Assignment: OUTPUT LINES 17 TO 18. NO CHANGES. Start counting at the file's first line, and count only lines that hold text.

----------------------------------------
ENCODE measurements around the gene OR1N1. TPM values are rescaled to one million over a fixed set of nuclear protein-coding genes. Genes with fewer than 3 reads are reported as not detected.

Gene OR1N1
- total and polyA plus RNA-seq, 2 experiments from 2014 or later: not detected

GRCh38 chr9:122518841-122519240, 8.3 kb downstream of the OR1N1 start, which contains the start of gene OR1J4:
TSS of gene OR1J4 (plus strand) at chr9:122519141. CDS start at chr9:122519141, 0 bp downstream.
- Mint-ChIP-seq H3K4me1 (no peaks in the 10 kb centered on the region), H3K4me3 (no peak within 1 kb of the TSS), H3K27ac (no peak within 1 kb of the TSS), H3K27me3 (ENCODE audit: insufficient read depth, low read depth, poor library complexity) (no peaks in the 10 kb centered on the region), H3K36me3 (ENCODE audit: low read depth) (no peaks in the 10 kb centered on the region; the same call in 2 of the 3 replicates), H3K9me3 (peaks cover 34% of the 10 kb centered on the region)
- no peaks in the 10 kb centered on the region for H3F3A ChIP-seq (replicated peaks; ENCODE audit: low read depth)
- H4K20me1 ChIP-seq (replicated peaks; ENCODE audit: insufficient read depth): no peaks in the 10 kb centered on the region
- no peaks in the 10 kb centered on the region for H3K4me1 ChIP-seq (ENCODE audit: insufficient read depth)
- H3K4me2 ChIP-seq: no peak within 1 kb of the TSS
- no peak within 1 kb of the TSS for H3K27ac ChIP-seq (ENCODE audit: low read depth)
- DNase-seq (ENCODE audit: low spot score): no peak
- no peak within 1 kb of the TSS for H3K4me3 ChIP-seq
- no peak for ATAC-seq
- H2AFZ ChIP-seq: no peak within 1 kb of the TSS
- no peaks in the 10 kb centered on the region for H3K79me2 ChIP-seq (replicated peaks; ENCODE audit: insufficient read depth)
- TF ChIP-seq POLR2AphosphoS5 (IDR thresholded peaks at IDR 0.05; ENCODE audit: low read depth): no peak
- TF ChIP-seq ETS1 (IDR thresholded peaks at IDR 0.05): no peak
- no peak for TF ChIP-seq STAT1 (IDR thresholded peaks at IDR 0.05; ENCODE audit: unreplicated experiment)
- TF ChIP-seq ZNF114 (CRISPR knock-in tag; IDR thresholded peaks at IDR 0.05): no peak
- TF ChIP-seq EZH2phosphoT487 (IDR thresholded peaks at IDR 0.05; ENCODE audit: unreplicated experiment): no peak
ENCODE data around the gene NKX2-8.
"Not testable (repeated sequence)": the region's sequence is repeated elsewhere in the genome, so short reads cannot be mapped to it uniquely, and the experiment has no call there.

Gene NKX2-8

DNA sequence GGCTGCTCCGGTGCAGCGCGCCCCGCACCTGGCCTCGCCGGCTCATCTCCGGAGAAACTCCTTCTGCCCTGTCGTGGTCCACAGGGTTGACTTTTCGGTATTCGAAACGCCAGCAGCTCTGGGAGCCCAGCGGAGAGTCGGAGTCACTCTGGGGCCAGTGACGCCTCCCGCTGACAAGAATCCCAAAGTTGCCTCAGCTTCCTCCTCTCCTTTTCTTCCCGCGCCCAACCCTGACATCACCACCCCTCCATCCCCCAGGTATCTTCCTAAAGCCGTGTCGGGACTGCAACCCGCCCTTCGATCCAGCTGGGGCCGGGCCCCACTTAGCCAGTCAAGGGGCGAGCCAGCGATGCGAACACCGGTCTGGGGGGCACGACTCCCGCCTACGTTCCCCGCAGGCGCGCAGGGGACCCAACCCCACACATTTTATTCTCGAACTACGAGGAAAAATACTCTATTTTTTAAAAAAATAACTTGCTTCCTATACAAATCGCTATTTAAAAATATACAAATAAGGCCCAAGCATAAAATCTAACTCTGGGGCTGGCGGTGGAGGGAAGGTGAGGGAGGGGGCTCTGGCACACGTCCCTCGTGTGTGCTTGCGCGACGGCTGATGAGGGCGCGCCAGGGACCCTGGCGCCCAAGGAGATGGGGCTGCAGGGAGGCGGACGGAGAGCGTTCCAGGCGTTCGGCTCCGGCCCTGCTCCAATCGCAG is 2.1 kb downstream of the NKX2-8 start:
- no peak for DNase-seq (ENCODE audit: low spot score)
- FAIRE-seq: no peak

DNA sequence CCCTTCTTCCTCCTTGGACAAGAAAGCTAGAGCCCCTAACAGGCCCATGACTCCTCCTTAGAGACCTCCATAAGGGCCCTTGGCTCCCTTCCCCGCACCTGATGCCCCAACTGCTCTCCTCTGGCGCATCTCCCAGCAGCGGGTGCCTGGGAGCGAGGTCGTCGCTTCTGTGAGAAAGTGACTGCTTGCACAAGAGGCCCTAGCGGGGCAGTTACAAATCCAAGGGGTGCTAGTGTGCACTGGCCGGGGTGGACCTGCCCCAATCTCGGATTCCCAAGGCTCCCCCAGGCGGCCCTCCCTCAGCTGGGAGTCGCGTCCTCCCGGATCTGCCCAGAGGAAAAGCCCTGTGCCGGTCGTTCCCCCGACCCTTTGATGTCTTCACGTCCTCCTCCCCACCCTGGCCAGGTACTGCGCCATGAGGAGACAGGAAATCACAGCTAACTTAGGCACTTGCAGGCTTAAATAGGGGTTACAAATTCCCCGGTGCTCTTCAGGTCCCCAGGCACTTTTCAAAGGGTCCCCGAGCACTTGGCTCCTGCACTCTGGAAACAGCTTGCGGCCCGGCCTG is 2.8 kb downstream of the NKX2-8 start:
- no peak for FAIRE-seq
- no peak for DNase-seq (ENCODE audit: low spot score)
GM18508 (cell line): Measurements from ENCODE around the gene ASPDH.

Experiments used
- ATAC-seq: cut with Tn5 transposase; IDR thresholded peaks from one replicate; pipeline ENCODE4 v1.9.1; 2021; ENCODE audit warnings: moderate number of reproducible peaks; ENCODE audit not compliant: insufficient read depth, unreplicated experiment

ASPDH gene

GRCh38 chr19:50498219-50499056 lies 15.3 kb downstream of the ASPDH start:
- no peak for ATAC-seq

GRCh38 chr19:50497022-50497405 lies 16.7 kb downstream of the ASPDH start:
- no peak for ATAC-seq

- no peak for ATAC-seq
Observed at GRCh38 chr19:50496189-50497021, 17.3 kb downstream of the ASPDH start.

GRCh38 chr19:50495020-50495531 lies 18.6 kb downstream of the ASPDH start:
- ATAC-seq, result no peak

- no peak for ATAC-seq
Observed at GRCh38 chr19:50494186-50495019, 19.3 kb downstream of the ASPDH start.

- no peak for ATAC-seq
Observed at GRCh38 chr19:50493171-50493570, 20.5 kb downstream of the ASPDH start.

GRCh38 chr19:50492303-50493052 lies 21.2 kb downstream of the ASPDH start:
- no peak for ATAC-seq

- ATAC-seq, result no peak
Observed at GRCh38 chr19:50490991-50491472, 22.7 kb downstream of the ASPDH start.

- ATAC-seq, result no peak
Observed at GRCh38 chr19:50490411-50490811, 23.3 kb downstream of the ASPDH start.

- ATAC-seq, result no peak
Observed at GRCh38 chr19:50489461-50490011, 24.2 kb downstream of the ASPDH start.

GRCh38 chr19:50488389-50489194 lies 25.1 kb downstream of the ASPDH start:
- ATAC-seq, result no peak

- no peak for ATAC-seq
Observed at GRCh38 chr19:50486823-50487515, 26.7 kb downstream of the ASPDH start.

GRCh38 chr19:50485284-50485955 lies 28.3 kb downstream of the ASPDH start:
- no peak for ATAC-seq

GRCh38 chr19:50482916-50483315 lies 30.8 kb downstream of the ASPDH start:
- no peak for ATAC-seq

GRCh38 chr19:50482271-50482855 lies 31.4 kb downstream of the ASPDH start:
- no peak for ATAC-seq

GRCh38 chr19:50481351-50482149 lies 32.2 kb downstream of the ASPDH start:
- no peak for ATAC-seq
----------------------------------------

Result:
- TF ChIP-seq POLR2AphosphoS5 (IDR thresholded peaks at IDR 0.05; ENCODE audit: low read depth): no peak
- TF ChIP-seq ETS1 (IDR thresholded peaks at IDR 0.05): no peak